Tag Archives: kim newman

The shameful joys of the franchise novel…and why the force is with them

Snobby attitudes to sci-fi and fantasy can mean missing out on great stories amid popular book series – a publishing genre that is sure to grow.

Make of it what you will, but it’s a plain fact of publishing life that more people will read the latest Star Wars franchise novel than all the books shortlisted for last year’s Booker prize put together. The world is a noisy place, made all the more so by the democratising influence of the internet, where it sometimes seems that all seven billion members of the global village have self-published their own book. Confronted with this tumult of competing egos, you can hardly blame the average punter for sticking with entertainment brands scorched into their psyche by the lightsabers of multibillion-dollar marketing budgets.

“with more than 20 million books sold worldwide, Kevin J Anderson can respond to critics of his Dune prequels while sucking on a stogie rolled from thousand-dollar bills.”

The parochial world of literary fiction tends to deal with mass-media franchises in the same way it deals with genre fiction, comics and the other narrative arts that eclipse it by magnitudes for size, influence and profit margins: by giving them the silent treatment. This isn’t an entirely stupid strategy. Literary fiction may very well touch parts of the human condition its more successful cousins fail to reach. But then it may not, and the arrogant assumption that novels published within a franchise that has touched the hearts and minds of millions have nothing to tell us is … well … arrogant.

What franchise novels can certainly do well is compelling storytelling. And at their best, they can do it much better than the franchises that spawned them. Timothy Zahn’s Heir to the Empire introduces the malevolent Grand Admiral Thrawn to the extended Star Wars universe, where he remains hands-down its best antagonist. One of the many problems with the vastly overrated Star Wars movies (Empire being the moment of genius that rescues the entire franchise) is the absurd incompetence of their villains. Any evil galactic Empire that can be brought low with a missile up the exhaust pipe is not worthy of the name.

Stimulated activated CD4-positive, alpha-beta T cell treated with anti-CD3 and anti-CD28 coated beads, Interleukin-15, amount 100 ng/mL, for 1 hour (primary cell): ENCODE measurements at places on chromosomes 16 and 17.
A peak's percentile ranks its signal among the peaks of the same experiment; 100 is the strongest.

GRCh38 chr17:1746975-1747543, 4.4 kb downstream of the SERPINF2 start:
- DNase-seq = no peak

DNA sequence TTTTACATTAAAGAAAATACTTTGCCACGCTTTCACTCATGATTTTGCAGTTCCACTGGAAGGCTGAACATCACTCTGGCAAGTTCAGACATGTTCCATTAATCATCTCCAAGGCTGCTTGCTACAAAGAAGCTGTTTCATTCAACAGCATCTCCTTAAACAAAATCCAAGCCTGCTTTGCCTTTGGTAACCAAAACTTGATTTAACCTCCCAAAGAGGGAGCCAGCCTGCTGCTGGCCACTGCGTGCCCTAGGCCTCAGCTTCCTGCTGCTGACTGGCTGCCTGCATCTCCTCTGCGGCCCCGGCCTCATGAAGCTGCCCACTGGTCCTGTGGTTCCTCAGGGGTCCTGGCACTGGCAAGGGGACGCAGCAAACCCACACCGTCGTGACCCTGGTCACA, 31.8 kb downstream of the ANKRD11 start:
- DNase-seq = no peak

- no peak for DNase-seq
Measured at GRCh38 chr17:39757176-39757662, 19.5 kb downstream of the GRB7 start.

Set five years after Return of the Jedi, the Thrawn trilogy follows the painstaking progress of Admiral Thrawn as he leads the remnants of the Imperial fleet against the ascendent New Republic. Have no doubt, Thrawn is a merciless villain, but Timothy Zahn’s smart decision to cast the bad guys as the underdog gives the entire trilogy a compelling edge that the movies simply lack. With rumours about the latest Star Wars trilogy swirling, Disney even went as far as denying Zahn’s masterful narrative will play any part in the new movie. Which is shame, as the brinksmanship of Grand Admiral Thrawn would be a lot more entertaining than the predictable in jokes and cheesy pastiche of yet another JJ Abrams fangasm.